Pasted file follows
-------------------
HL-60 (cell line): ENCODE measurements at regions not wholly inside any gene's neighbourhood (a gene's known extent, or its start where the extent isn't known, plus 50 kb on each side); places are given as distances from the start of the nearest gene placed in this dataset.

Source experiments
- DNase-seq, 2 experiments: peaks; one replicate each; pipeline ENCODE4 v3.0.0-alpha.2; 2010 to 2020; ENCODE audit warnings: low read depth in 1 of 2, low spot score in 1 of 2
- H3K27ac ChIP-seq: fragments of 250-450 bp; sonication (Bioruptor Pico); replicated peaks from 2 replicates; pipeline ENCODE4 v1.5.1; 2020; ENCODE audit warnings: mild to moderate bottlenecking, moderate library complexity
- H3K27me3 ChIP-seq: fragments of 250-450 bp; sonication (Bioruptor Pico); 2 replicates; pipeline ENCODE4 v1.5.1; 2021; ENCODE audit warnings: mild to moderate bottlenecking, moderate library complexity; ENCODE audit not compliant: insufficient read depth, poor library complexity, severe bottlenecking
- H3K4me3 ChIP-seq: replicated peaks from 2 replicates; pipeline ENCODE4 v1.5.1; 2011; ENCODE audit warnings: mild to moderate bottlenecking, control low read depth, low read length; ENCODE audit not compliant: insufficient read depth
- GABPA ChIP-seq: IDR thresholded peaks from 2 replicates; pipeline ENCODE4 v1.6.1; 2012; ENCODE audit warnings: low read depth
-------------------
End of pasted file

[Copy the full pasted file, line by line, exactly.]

HL-60 (cell line): ENCODE measurements at regions not wholly inside any gene's neighbourhood (a gene's known extent, or its start where the extent isn't known, plus 50 kb on each side); places are given as distances from the start of the nearest gene placed in this dataset.

Source experiments
- DNase-seq, 2 experiments: peaks; one replicate each; pipeline ENCODE4 v3.0.0-alpha.2; 2010 to 2020; ENCODE audit warnings: low read depth in 1 of 2, low spot score in 1 of 2
- H3K27ac ChIP-seq: fragments of 250-450 bp; sonication (Bioruptor Pico); replicated peaks from 2 replicates; pipeline ENCODE4 v1.5.1; 2020; ENCODE audit warnings: mild to moderate bottlenecking, moderate library complexity
- H3K27me3 ChIP-seq: fragments of 250-450 bp; sonication (Bioruptor Pico); 2 replicates; pipeline ENCODE4 v1.5.1; 2021; ENCODE audit warnings: mild to moderate bottlenecking, moderate library complexity; ENCODE audit not compliant: insufficient read depth, poor library complexity, severe bottlenecking
- H3K4me3 ChIP-seq: replicated peaks from 2 replicates; pipeline ENCODE4 v1.5.1; 2011; ENCODE audit warnings: mild to moderate bottlenecking, control low read depth, low read length; ENCODE audit not compliant: insufficient read depth
- GABPA ChIP-seq: IDR thresholded peaks from 2 replicates; pipeline ENCODE4 v1.6.1; 2012; ENCODE audit warnings: low read depth